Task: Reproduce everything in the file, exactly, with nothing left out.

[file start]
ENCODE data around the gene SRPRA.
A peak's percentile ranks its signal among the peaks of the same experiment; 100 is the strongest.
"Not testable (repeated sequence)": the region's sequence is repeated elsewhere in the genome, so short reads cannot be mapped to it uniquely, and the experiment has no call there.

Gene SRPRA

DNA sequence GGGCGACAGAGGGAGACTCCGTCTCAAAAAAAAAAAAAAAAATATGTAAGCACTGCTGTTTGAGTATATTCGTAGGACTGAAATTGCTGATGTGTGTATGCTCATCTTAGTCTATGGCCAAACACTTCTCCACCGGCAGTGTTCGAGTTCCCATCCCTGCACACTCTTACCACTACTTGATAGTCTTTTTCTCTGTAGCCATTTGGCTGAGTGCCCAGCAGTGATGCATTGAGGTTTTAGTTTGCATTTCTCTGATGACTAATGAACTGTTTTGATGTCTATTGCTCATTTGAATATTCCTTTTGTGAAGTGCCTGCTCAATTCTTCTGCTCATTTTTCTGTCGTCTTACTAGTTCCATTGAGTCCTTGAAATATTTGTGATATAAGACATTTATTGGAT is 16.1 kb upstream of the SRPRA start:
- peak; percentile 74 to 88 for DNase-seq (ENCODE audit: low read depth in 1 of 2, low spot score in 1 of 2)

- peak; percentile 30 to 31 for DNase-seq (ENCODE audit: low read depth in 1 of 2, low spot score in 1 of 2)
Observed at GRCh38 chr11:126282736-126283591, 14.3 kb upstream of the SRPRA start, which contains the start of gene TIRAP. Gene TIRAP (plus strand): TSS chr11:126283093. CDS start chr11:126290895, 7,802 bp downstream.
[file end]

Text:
ENCODE data around the gene SRPRA.
A peak's percentile ranks its signal among the peaks of the same experiment; 100 is the strongest.
"Not testable (repeated sequence)": the region's sequence is repeated elsewhere in the genome, so short reads cannot be mapped to it uniquely, and the experiment has no call there.

Gene SRPRA

DNA sequence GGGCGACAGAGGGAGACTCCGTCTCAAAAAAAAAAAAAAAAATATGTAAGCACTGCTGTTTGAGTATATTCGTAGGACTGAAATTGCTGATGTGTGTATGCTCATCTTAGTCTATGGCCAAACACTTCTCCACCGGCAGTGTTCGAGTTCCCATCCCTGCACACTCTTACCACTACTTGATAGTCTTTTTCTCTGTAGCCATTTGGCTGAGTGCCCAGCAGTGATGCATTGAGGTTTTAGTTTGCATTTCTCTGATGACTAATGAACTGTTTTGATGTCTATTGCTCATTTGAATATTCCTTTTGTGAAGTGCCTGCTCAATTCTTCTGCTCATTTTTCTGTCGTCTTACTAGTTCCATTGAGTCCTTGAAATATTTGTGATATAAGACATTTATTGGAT is 16.1 kb upstream of the SRPRA start:
- peak; percentile 74 to 88 for DNase-seq (ENCODE audit: low read depth in 1 of 2, low spot score in 1 of 2)

- peak; percentile 30 to 31 for DNase-seq (ENCODE audit: low read depth in 1 of 2, low spot score in 1 of 2)
Observed at GRCh38 chr11:126282736-126283591, 14.3 kb upstream of the SRPRA start, which contains the start of gene TIRAP. Gene TIRAP (plus strand): TSS chr11:126283093. CDS start chr11:126290895, 7,802 bp downstream.